Rihanna finds new success with makeup line targeted to women of color

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Rihanna finds new success with makeup line targeted to women of color

Kaylin Morales, freshman, shows off her Fenty

Kaylin Morales, freshman, shows off her Fenty

Kaylin Morales, freshman, shows off her Fenty

Kaylin Morales, freshman, shows off her Fenty

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By Camryn Garrett and Hope Scalici

Rihanna has added a new title to her list of talents: beauty industry mogul.

With the debut of Fenty Beauty last year, the singer addressed a lack of makeup available for women of color with highlighters, concealers, 40 shades of foundation, lip gloss, and makeup tools. According to New York Magazine, the darkest shades almost immediately sold out, with seven of the thirteen darkest shades marked as out of stock just four days after the product’s release.

“I think the biggest shift in marketing makeup products has been the use of social media,” said Robin Maloney, fashion marketing teacher. “Traditional commercials are still used, however Facebook, Instagram, and Twitter have become a more effective way to reach a target market.  There are also many apps used to promote beauty products.”

Within a month of Fenty’s launch, the company earned more than $72 million in media value or publicity gained through promotional efforts other than paid media advertising, outpacing popular brands like Urban Decay, NYX, Benefit and Kylie Cosmetics, Kylie Jenner’s makeup line.

“Most brands don’t think about the demographic as a whole [and provide] less shade options,” said Alexis Aguilera, sophomore. “[Fenty provides] shades for different undertones so there’s a lot of shades for everyone. Their brand also has universal lip shades that look amazing.”

Research firm Mintel reports that black women may “face challenges in finding shades that match their skin tones” and that only 37 percent of black females over the age of 18 say they use foundation, compared with 50 percent of white females.

“It’s actually really difficult to find makeup in my skin tone because some foundations don’t necessarily have the same pigment as my exact color,” said Naomi Bosque, junior. “Sometimes I do have to mix foundations to find my right color and not look too orange or too pink.”

According to Cosmopolitan, brands don’t always succeed in getting the undertones or depth of darker shades right. To create deeper hues, some chemists mix in too much black pigment, which can leave skin looking bruised. For a caramel hue, there may be too much red or yellow, which can leave skin looking orange. Sometimes, chemists add titanium dioxide, a pigment used in many cosmetics to add coverage. Result: an ashy finish. So even when dark shades are available, many of them haven’t been very good.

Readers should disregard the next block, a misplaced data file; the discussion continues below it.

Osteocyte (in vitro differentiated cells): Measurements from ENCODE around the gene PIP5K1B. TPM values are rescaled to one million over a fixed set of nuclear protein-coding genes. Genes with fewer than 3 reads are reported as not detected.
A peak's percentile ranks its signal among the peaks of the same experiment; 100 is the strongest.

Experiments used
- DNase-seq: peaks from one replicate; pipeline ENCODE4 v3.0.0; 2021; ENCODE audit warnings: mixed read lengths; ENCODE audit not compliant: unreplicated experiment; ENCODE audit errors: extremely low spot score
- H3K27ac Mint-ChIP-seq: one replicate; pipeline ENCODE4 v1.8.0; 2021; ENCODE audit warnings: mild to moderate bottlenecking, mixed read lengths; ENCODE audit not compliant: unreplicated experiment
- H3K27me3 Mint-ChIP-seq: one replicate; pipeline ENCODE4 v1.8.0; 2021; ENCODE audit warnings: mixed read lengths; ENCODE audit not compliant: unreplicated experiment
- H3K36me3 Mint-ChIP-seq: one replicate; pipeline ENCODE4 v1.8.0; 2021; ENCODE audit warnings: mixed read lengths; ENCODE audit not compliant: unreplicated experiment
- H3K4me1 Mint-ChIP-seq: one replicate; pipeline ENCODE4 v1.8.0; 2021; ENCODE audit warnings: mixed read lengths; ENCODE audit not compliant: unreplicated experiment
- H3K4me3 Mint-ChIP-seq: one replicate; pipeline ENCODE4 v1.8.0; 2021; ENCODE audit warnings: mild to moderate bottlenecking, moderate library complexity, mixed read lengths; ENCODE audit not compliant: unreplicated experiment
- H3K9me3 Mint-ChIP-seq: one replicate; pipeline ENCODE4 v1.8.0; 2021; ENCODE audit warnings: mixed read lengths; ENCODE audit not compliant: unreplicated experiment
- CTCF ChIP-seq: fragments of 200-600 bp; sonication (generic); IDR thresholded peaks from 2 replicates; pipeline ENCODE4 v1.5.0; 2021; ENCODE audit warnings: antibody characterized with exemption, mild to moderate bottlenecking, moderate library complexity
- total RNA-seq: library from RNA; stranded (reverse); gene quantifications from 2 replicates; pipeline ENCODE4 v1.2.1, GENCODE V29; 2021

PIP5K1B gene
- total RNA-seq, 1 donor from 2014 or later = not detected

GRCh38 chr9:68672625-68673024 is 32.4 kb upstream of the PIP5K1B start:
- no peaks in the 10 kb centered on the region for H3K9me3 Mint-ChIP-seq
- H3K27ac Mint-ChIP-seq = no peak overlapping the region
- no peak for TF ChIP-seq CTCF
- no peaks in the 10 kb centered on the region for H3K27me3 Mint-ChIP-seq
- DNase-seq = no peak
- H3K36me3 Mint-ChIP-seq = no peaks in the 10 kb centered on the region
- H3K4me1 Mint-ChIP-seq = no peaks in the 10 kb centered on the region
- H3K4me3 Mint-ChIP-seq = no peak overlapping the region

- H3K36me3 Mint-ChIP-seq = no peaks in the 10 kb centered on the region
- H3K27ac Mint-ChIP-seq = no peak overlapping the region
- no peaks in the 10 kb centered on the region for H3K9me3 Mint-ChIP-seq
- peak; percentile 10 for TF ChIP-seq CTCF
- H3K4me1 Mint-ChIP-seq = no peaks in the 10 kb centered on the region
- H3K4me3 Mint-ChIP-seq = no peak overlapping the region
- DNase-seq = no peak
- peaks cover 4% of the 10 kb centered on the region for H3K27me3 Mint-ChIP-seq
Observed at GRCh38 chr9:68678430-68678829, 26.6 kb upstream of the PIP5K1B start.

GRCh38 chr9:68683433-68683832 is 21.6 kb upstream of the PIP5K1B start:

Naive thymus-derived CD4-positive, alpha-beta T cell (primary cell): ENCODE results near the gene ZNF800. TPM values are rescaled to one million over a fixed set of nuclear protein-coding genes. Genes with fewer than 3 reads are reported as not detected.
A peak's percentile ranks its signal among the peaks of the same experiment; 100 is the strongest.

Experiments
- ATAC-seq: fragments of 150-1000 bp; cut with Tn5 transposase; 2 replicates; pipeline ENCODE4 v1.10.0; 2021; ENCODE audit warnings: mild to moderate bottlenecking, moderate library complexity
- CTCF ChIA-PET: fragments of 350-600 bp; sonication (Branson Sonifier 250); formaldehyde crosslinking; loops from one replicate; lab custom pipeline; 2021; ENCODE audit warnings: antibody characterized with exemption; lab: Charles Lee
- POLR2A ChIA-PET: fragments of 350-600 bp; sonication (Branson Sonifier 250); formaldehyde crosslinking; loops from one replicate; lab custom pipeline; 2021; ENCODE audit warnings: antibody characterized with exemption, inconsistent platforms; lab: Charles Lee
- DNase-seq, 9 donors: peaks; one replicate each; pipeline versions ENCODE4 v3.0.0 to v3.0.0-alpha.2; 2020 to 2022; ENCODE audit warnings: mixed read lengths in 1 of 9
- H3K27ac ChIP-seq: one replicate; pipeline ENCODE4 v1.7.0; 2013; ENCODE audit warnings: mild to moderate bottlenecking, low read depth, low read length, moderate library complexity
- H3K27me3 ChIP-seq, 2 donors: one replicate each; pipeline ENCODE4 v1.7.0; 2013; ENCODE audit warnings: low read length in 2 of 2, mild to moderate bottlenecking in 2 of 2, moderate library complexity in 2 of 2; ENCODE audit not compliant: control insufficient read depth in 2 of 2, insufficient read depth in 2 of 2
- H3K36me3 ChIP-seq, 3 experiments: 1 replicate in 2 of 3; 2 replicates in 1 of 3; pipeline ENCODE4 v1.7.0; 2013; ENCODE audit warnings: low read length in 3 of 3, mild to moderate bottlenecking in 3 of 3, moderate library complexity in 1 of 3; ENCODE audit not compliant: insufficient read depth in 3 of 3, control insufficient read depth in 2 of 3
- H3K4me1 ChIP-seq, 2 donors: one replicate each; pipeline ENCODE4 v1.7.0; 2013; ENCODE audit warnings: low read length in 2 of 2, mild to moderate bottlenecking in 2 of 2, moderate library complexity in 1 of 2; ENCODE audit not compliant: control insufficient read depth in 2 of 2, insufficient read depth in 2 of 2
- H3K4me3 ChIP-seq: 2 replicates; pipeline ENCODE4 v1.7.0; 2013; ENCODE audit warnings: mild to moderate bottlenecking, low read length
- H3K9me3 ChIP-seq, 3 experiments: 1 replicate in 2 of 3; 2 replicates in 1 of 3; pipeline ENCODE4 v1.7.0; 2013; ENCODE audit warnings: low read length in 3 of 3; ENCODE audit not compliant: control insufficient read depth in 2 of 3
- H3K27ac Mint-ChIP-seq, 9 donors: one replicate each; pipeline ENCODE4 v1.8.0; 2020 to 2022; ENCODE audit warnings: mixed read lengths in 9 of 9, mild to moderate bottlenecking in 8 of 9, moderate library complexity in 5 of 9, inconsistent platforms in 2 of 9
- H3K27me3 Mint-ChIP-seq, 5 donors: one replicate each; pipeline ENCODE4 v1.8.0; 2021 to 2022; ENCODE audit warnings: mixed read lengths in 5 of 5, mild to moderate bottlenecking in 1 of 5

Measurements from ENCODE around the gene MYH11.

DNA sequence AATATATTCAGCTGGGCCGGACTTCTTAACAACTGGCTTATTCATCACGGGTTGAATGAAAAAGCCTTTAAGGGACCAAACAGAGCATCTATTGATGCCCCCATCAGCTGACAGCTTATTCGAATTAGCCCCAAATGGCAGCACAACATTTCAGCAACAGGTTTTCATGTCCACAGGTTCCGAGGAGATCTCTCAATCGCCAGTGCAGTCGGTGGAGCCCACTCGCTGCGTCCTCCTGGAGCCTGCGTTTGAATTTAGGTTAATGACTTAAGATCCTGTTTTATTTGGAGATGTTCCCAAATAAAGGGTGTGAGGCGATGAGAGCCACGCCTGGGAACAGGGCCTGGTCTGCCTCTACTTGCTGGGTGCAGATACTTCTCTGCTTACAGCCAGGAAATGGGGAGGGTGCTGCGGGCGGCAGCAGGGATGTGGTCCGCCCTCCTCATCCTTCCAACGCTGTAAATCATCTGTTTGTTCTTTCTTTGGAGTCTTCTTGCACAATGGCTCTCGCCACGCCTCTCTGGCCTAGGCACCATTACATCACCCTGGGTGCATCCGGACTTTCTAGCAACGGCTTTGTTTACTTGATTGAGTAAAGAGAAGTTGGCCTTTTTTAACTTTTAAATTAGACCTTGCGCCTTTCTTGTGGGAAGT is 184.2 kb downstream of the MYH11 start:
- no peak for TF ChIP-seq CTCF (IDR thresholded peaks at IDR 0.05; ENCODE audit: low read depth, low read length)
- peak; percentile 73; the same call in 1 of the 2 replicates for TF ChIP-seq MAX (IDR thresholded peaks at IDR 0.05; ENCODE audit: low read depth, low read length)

“It is important for makeup lines to come up with makeup that works for women of color in order to reach all women.  They need to embrace our diverse population and address their beauty needs,” said Maloney. “I have noticed makeup lines such as Lancome and L’Oreal select Lupita Nyong’O and Sofia Vergara as the “faces” of their respective brands.  They are both successful actresses with a diverse fan base who now endorse these products.”

According to Cosmopolitan, Balanda Atis, L’Oréal chemist, created L’Oréal’s Women of Color Lab in 2014, a team devoted to formulating cosmetics for different ethnicities. The lab identified an aquamarine blue pigment that has the ability to create deep, pure color, to create the perfect foundation match in Lancôme’s Teint Idole line for their newest face, actress Lupita Nyong’o.

“The best brand for my skin is Maybelline. It’s difficult to find my foundation shade, which is a more yellow toned color, but not too difficult,” said Isra Khan, sophomore. “I’ve tried the Fenty beauty highlighter, which is really, really gold in color.”

According to New York Magazine, M.A.C., which is often praised for its variety of foundation options, offers 48 shades in its Studio Fix powder foundation, and L’Oréal’s True Match with 33 shades. However, the vast majority of makeup brands offer far less. However, according to the New York Times, even if a brand like Lancôme has 30 skin shades, but only five of them will be for women of color.

“[Fenty has] 40 foundation shades and 50 concealers – I don’t know any other brand with that wide of a shade range, there are even shades for albino people,” said Izzy Supris, senior. “I think other brands have started to create better ranges, but Fenty Beauty fueled that for sure.”

The personal finance service Mint estimated in 2013 that women spend $15,000 on makeup in a lifetime. Market research firm Euromonitor reports 2011 global beauty sales were a whopping $426 billion.

“I’ve probably spent more than $1,500 on makeup,” said Kelly Barba, senior. “Higher-end makeup is really expensive.”

According to a commentary from the American Journal of Obstetrics and Gynecology, researchers from George Washington University and Occidental College argue that women of color are exposed to higher levels of toxins than white women because, on average, women of color use more cosmetic products in an effort to comply with European beauty standards.